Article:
Wednesday, January 19, 2011
Knitted Graffiti - Warm Trees & Other Woolly Features
When a group of artists called Knitta kicked off a burst of 'knitted graffiti' in Houston, Texas in 2005, they probably had no idea that they were spawning a new international movement. Put 'knitted graffiti' or 'yarn-bombing' into Google these days and you'll be treated to a colourful worldwide phenomenon designed to "make street art a little more warm and fuzzy."
In the wake of the September 4, 2010 (7.1) earthquake in Christchurch, yarn bombers have been hitting the city's demolition sites and wire barricades. On the weekend, I photographed this colourful tree in Latimer Square and the below Nativity scene, which was part of a Christmas display on the wire barricades cordoning off the severely damaged Oxford Terrace Baptist Church. I have no idea who is responsible for the work but I love it.
When I mentioned these knitted treats on Twitter recently, someone asked me 'what was the point' and 'wouldn't knitters be serving a better purpose by knitting hats for the needy?' Quite possibly, but my answer to that was simple - if you'd been sitting through the 4,500+ after-shocks that Cantabrians have had to endure these past four months, you too, might be happy to see something as simple, as pleasing and as whimsical as a flock of knitted sheep or a tree 'dressed for winter.'
That sort comment - that knitted graffiti is "aimless, a waste of time, worthless, a joke, nonsense" - is not uncommon. Similar remarks have been recorded worldwide. I see urban knitting differently. I think it's brilliant and what can possibly be wrong with beautifying public spaces in such a harmless way. I like good street art of the painted variety, but if you want "aimless, a waste of time, a joke" you only have to look at the hideous, pointless tagging that beautifies nothing. And sadly, as Christchurch's heart is punctuated with tatty patches of earthquake ruin, that pointless (painted) tagging seems to be on the increase.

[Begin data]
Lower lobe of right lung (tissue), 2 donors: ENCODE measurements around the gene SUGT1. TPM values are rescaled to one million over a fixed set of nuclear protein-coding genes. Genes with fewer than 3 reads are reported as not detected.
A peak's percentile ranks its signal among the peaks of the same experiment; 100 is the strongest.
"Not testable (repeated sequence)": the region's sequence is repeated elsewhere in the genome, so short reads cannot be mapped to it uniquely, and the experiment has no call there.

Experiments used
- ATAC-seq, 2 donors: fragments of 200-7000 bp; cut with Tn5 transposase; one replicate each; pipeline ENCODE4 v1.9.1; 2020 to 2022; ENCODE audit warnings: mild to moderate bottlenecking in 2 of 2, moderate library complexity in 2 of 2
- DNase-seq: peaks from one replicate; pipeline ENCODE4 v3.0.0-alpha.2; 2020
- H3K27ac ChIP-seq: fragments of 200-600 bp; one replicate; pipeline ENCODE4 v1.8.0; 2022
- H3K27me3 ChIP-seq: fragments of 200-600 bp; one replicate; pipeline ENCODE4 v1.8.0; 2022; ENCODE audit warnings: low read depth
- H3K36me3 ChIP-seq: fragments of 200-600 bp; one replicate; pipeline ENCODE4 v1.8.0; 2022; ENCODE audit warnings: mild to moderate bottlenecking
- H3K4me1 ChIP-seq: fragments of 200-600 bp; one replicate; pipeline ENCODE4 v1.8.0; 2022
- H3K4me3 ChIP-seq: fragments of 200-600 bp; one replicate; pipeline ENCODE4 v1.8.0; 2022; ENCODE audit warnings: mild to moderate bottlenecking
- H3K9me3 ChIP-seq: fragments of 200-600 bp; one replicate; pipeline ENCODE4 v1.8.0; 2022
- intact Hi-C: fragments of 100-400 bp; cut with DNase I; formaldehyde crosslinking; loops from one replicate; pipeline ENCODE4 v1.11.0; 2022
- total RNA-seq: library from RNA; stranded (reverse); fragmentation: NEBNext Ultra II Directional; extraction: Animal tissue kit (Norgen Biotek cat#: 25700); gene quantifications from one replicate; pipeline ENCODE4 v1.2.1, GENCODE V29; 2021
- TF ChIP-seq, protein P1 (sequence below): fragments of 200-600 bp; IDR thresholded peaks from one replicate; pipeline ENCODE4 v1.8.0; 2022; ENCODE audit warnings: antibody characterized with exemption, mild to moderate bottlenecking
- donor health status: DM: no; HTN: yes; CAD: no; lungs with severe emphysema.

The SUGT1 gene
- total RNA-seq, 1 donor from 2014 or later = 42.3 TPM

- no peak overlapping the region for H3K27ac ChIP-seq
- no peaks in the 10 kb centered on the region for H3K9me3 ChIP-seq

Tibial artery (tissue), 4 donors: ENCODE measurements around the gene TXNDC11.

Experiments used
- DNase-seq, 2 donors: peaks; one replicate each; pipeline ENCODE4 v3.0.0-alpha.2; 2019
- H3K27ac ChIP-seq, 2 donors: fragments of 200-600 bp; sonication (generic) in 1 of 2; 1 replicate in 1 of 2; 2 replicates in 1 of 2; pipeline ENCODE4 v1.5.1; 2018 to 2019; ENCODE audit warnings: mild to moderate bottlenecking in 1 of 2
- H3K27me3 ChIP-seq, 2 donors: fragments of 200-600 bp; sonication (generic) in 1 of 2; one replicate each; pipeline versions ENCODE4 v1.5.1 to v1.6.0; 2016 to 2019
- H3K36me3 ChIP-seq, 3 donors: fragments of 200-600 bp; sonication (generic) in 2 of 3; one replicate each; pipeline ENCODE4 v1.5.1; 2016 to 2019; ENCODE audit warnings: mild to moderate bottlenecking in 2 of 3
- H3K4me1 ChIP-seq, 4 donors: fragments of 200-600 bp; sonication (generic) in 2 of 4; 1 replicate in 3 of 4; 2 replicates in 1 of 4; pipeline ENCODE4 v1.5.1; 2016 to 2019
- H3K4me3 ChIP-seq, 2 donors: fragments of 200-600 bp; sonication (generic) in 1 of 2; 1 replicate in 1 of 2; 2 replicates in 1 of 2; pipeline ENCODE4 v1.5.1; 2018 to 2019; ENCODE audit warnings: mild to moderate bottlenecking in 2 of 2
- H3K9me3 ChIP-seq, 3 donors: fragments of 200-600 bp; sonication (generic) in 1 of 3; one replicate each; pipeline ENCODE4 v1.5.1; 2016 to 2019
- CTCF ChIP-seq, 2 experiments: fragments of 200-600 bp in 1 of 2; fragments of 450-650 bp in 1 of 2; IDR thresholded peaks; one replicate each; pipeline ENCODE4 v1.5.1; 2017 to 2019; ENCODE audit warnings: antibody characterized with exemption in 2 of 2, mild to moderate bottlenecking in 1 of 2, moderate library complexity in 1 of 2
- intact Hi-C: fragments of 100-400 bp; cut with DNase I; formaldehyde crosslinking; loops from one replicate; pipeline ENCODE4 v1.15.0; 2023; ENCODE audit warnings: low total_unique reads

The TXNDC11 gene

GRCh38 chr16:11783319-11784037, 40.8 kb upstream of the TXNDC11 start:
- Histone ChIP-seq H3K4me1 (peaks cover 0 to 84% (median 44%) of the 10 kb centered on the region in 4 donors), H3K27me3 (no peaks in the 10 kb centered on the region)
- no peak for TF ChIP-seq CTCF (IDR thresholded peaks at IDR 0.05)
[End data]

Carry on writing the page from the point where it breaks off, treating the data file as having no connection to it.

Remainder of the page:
So usher in the knitters I say!
Usher in the 'world's most inoffensive graffiti.'
The other great quality of yarn-bombing is that brings people together - young and old - and makes them smile. We need smiles - everywhere - but especially in Christchurch right now. To illustrate that very point, when I was photographing the tree in Latimer Square, I was approached by a French tourist. He was bewitched by the tree and spent as much time as me photographing it. It led to some great conversation about the earthquake, about Christchurch and travelling. An unkempt, possibly hung-over person joined us - initially to ask for money but he too, seemed taken with the tree. I took his comment: "Rad man!" to be something of a compliment. A family also came by - "Look Mummy, the tree is wearing a cardy," said one of their young daughters. The yarn-bombers have been busy. Park benches and city statues have also been embellished. Sadly, the powers-that-be have seen fit to remove the hats and satorial decorations from the city's public sculptures (more's the pity in some cases), but the 'knitted' trees and the earthquake barricades remain. I find something very touching in that. Knitting is one of those old crafts that reeks of 'home,' of comfort, of warmth, of security - all the things that have been torn assunder for many Cantabrians; and for me, the yarn bombing - quite apart from the humour and the brightness of it - has done much to 'humanise' the earthquake ruins.